Neutrality Acts of the 1930s

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The Neutrality Acts were a series of acts passed by the US Congress in 1935, 1936, 1937, and 1939 in response to the growing threats and wars that led to World War II. They were spurred by the growth in isolationism and non-interventionism in the US following the US joining World War I, and they sought to ensure that the US would not become entangled again in foreign conflicts.

The legacy of the Neutrality Acts is widely regarded as having been generally negative since they made no distinction between aggressor and victim, treated both equally as belligerents, and limited the US government's ability to aid Britain and France against Nazi Germany. The Acts were largely repealed in 1941, in the face of the Lend-Lease Act.


The Nye Committee hearings between 1934 and 1936 and several best-selling books of the time, like H. C. Engelbrecht's The Merchants of Death (1934), supported the conviction of many Americans that the US entry into World War I had been orchestrated by bankers and the arms industry for profit reasons. That strengthened the position of isolationists and non-interventionists in the country.[1]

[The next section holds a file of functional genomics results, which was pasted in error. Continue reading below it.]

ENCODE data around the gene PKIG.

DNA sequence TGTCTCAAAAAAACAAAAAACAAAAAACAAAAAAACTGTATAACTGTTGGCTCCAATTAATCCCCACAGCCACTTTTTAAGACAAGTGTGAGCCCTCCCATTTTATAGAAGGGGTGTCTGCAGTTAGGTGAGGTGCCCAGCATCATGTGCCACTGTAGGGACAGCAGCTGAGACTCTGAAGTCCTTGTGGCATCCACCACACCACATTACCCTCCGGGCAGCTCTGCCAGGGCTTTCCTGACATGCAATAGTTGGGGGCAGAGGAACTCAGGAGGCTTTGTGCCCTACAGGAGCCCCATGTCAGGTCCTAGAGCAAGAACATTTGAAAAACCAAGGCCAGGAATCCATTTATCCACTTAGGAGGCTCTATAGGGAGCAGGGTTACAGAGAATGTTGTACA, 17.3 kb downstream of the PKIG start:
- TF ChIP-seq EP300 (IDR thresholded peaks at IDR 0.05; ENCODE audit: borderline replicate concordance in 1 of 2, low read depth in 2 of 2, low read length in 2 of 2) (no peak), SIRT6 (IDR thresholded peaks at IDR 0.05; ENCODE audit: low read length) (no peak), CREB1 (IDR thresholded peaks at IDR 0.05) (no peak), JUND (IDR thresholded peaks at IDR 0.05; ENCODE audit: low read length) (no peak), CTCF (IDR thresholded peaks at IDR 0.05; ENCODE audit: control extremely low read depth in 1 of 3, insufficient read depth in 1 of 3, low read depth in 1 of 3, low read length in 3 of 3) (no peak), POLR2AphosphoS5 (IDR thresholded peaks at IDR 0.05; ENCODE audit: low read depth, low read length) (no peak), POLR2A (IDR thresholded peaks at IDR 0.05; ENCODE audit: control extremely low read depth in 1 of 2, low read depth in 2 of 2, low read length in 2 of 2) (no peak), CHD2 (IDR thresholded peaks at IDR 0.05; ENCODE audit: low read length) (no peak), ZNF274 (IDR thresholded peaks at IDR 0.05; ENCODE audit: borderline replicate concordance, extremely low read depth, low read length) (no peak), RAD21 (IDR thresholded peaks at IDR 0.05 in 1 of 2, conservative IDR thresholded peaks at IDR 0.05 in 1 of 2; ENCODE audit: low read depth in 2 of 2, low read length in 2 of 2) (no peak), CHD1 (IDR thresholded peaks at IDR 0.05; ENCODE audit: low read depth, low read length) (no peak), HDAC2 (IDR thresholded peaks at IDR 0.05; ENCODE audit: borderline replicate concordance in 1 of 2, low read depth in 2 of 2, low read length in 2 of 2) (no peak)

Powerful forces in the US Congress pushing for non-interventionism and strong Neutrality Acts were Republican Senators William Edgar Borah, Arthur H. Vandenberg, Gerald P. Nye and Robert M. La Follette, Jr.,[2] but support of non-interventionism was not limited to the Republican Party. The Ludlow Amendment, requiring a public referendum before any declaration of war except in cases of defense against direct attack, was introduced several times without success between 1935 and 1940 by Democratic Representative Louis Ludlow.[3]